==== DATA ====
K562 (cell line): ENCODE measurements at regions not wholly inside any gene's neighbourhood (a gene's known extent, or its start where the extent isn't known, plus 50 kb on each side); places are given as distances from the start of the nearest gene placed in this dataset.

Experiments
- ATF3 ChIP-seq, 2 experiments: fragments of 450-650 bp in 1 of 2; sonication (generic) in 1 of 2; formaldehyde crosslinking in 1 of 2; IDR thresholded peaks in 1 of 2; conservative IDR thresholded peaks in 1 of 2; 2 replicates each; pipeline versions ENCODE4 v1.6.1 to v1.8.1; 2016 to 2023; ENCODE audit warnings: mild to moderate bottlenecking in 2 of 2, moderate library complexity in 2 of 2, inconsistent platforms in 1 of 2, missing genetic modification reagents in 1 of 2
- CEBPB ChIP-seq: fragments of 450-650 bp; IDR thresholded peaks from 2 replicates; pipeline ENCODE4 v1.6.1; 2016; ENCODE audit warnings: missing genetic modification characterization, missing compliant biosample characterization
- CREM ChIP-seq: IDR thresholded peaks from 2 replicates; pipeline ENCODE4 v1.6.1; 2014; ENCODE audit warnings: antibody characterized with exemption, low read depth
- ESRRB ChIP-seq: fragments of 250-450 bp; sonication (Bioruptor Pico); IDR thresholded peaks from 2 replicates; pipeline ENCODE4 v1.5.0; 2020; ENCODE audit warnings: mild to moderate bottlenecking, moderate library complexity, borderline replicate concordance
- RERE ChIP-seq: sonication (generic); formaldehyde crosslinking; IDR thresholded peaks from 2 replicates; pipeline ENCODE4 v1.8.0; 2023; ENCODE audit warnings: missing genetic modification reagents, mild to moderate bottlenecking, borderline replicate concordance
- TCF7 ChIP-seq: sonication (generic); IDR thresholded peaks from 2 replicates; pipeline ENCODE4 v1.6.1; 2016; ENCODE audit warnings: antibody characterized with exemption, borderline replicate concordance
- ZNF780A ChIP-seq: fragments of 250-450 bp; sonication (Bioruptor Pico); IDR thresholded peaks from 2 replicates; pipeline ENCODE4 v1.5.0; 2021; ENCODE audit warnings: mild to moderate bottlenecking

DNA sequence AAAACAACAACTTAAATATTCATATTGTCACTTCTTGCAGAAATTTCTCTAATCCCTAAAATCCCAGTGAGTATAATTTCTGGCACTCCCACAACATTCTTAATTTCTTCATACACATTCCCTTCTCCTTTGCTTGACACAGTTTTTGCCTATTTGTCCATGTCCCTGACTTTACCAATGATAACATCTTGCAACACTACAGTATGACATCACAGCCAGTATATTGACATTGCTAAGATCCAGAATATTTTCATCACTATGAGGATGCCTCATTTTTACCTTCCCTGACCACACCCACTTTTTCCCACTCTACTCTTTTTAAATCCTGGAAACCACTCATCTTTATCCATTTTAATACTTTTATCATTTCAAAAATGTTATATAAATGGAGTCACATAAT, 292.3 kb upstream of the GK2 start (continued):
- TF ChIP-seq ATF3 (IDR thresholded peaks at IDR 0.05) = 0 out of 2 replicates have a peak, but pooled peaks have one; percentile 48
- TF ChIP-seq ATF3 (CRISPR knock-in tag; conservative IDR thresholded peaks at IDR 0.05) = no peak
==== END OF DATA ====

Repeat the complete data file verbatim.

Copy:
K562 (cell line): ENCODE measurements at regions not wholly inside any gene's neighbourhood (a gene's known extent, or its start where the extent isn't known, plus 50 kb on each side); places are given as distances from the start of the nearest gene placed in this dataset.

Experiments
- ATF3 ChIP-seq, 2 experiments: fragments of 450-650 bp in 1 of 2; sonication (generic) in 1 of 2; formaldehyde crosslinking in 1 of 2; IDR thresholded peaks in 1 of 2; conservative IDR thresholded peaks in 1 of 2; 2 replicates each; pipeline versions ENCODE4 v1.6.1 to v1.8.1; 2016 to 2023; ENCODE audit warnings: mild to moderate bottlenecking in 2 of 2, moderate library complexity in 2 of 2, inconsistent platforms in 1 of 2, missing genetic modification reagents in 1 of 2
- CEBPB ChIP-seq: fragments of 450-650 bp; IDR thresholded peaks from 2 replicates; pipeline ENCODE4 v1.6.1; 2016; ENCODE audit warnings: missing genetic modification characterization, missing compliant biosample characterization
- CREM ChIP-seq: IDR thresholded peaks from 2 replicates; pipeline ENCODE4 v1.6.1; 2014; ENCODE audit warnings: antibody characterized with exemption, low read depth
- ESRRB ChIP-seq: fragments of 250-450 bp; sonication (Bioruptor Pico); IDR thresholded peaks from 2 replicates; pipeline ENCODE4 v1.5.0; 2020; ENCODE audit warnings: mild to moderate bottlenecking, moderate library complexity, borderline replicate concordance
- RERE ChIP-seq: sonication (generic); formaldehyde crosslinking; IDR thresholded peaks from 2 replicates; pipeline ENCODE4 v1.8.0; 2023; ENCODE audit warnings: missing genetic modification reagents, mild to moderate bottlenecking, borderline replicate concordance
- TCF7 ChIP-seq: sonication (generic); IDR thresholded peaks from 2 replicates; pipeline ENCODE4 v1.6.1; 2016; ENCODE audit warnings: antibody characterized with exemption, borderline replicate concordance
- ZNF780A ChIP-seq: fragments of 250-450 bp; sonication (Bioruptor Pico); IDR thresholded peaks from 2 replicates; pipeline ENCODE4 v1.5.0; 2021; ENCODE audit warnings: mild to moderate bottlenecking

DNA sequence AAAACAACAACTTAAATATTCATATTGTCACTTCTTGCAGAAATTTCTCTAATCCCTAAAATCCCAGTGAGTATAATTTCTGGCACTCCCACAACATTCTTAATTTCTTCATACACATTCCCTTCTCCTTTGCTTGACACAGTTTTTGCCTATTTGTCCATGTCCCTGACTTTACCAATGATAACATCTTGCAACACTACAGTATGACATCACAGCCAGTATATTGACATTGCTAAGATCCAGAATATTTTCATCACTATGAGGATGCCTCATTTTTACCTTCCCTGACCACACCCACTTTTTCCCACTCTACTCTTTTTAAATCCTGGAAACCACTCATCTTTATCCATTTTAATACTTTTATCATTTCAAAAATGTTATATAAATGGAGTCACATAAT, 292.3 kb upstream of the GK2 start (continued):
- TF ChIP-seq ATF3 (IDR thresholded peaks at IDR 0.05) = 0 out of 2 replicates have a peak, but pooled peaks have one; percentile 48
- TF ChIP-seq ATF3 (CRISPR knock-in tag; conservative IDR thresholded peaks at IDR 0.05) = no peak